One attends conferences in the hope on the one hand that the speakers will be uplifting and inspiring, and on the other hand, in a little dread that they won’t be so good.
On Tuesday of this week I attended a portion of the national conference of ESRI – the Environmental Systems Research Institute. One of the key elements of the institute’s work is to study and promote the use of GIS (Geographic Information Systems) in as many areas as possible – municipal development, forest management, population study, to name just a few. Most of the attendees were professional planners and geographers from industry and academe, with the exception of two of our teachers, Kirsten Davel (Head of Geography), and Cheryl Murtland, her colleague in the Geography Department. Kirsten and Cheryl gave a short presentation on the use of GIS in the Geography curriculum. The presentation was articulate and impressive; I was honoured to be associated with their professionalism and with the work they were doing.
Just before lunch the Institute announced its national Award of Excellence, selected from nominees taken from all fields of endeavour – business, industry, planning, government and more. It was exceptional, therefore, that the award was won by our two teachers, and by extension St. Michaels University School, for standing out as the leaders in the field of GIS implementation in schools in the country. It is deserved. Kirsten and Cheryl have spoken at conferences, they have been invited to other schools, they have hosted workshops at our school. I saw samples of work done by their students; the work was colourful, ingenious and intelligent. At our school, one of the main goals in the Geography Department now is to implement this technology in the curriculum down to Grade 4.
In the break before lunch, during picture-taking time, a variety of people talked about the significant applicability of GIS in nearly every field, especially in addressing most of the world’s major problems. These problems – things like overpopulation, curing disease, global warming, for instance – are daunting, as anyone who reads the newspapers knows.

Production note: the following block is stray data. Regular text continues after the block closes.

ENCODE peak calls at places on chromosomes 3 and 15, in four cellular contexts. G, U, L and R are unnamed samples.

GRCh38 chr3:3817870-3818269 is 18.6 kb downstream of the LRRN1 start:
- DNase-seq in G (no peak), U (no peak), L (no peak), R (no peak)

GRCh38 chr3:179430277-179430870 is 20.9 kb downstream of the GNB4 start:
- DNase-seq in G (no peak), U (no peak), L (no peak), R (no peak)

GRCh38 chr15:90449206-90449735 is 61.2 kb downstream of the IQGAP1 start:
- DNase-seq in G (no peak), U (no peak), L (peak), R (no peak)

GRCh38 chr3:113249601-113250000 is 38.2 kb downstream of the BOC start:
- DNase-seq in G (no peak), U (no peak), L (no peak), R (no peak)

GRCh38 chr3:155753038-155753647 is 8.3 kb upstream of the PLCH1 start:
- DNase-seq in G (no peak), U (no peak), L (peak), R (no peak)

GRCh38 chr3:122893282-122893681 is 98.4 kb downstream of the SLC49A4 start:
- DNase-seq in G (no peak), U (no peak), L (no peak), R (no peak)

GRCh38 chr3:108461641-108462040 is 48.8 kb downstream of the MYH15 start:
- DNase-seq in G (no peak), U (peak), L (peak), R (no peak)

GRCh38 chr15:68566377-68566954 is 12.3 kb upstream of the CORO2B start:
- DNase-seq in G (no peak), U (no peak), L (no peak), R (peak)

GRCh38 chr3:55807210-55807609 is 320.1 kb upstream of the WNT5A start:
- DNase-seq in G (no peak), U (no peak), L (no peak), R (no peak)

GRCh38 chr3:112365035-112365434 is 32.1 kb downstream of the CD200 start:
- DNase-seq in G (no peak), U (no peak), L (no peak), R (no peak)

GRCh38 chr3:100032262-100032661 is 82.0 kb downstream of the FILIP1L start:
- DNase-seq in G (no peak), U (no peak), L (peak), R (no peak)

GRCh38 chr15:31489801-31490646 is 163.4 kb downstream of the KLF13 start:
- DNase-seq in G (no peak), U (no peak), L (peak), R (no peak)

The risk is that these problems can seem overwhelming to the young people who will bear the brunt of their consequences and the burden of their solutions. Kirsten told the story of such an overwhelming moment in one of her AP Human Geography classes. The class had been identifying the issues and problems facing the world, in some detail, and with some relentlessness, I imagine. She then noticed that two of the young women in the front row of her class were visibly affected – tearing up, in fact. Thinking that perhaps a personal trauma was the cause, she asked if that were the case, but the students said no, that it was the enormity of all these challenges that painted such a bleak future. And now, to make matters worse, potentially, their teacher had singled them out. Oh dear. However, seizing what has to be one of the best teachable moments I have ever heard of, Kirsten had them stand and come to the front of the class, and face their classmates, which the girls managed to do.
She spoke to them. “You sit in your desks, looking up at the blackboard, and at these issues, or at me and you see all the problems and potential catastrophes. True, it can be overwhelming. Now look back at the class – at what I see, as a teacher standing up here, with these faces in front of me.” Facing the two students, of course, were their fascinated classmates, expecting something. Kirsten continued.
“What I see looking back at me, are these faces, you and your classmates. I see hope.”